The term "blue belly lizard" is applied to a variety of lizards from the genus Sceloporus; most species will thrive with similar care. Blue belly lizards are rather easy to maintain, given their small size and hardy nature. If you provide them with a suitable habitat, the right heating and lighting, and ample food and water, blue belly lizards may live up to 5 years in some cases.
Home Sweet Home
Aquariums with screened lids make suitable habitats for blue belly lizards. You can use a 10-gallon aquarium, but a 20-gallon aquarium is preferable. Alternatively, you can use commercially produced reptile cages of similar dimensions. Use cypress mulch, orchid bark, sand or organic topsoil as a substrate, and include several branches or pieces of bark for the lizard to climb on and hide under.
You can keep more than one lizard in a habitat. Male blue belly lizards -- who possess much bolder and more extensive blue coloration on their bellies than females do -- will fight with conspecifics, so house only one per cage. Females will safely cohabit with other blue belly lizards, but take care to avoid overcrowding them. A comfortable grouping for a 20-gallon habitat would include one male and two females. The lizards may breed in captivity, so be sure the female lizards have a suitable place to deposit their eggs, such as a container full of slightly damp topsoil.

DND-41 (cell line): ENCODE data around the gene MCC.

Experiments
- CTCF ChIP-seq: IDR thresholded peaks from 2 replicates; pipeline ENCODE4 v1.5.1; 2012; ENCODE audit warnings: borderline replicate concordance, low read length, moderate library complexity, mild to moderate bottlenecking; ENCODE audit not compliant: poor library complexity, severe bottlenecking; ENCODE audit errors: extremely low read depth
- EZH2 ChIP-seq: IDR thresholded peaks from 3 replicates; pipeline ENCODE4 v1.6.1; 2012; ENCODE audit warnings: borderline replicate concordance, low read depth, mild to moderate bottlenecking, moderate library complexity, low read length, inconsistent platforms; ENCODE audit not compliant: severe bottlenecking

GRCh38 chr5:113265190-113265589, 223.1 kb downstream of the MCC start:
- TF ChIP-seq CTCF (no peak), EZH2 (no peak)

Place a small heat lamp at one end of the cage to provide your pet a thermal gradient so he can choose from many different temperatures in the habitat. Experiment with the bulb wattage until the spot directly under the heat lamp measures about 90 degrees Fahrenheit; the far side of the habitat should be in the high 70s. Additionally, your lizard needs access to full-spectrum lighting to metabolize his calcium properly. You can purchase and install fluorescent bulbs that produce full-spectrum lighting yet do not produce much heat at most reptile-oriented pet stores. Turn the lights off for 10 to 12 hours each night; the cage temperature can safely fall to room temperature at night when the lights are off.
Blue belly lizards primarily consume invertebrates in the wild, but they will eat small lizards from time to time. In captivity, blue bellies will thrive on commercially produced crickets or roaches. You can offer mealworms, wax worms and earthworms for occasional treats. Feed your lizard, three to four times per week, as many insects as he will eat within five minutes. Purchase and use a quality mineral supplement to ensure your lizard obtains enough calcium in his diet. Follow the manufacturer's instructions regarding supplementary schedules, as too much calcium can be just as dangerous as too little.
Your lizard needs access to clean, fresh water at all times, so provide him a shallow water dish. You can purchase a suitable bowl at a pet store, or you can repurpose a jar lid or plastic food container. Some blue belly lizards do not recognize water dishes and prefer drinking water droplets that have been sprayed on the cage walls and furniture. In such cases, it is important to mist the cage lightly every day to ensure the lizard can hydrate adequately.
- RepticZone: Care Sheet for Fence Lizards
- Melissa Kaplan's Herp Care Collection: Spiny Lizards: Jeweled Swifts, Fence Lizards, Crevice Lizards, Blue-Bellies
- Reptiles and Amphibians of Oregon: Sceloporus Occidentalis: Some Notes on the Common Oregon Western Fence Lizard
- McDaniel College: Pacific Fence Lizards
- California Academy of Sciences: Lizards That Fight Lyme Disease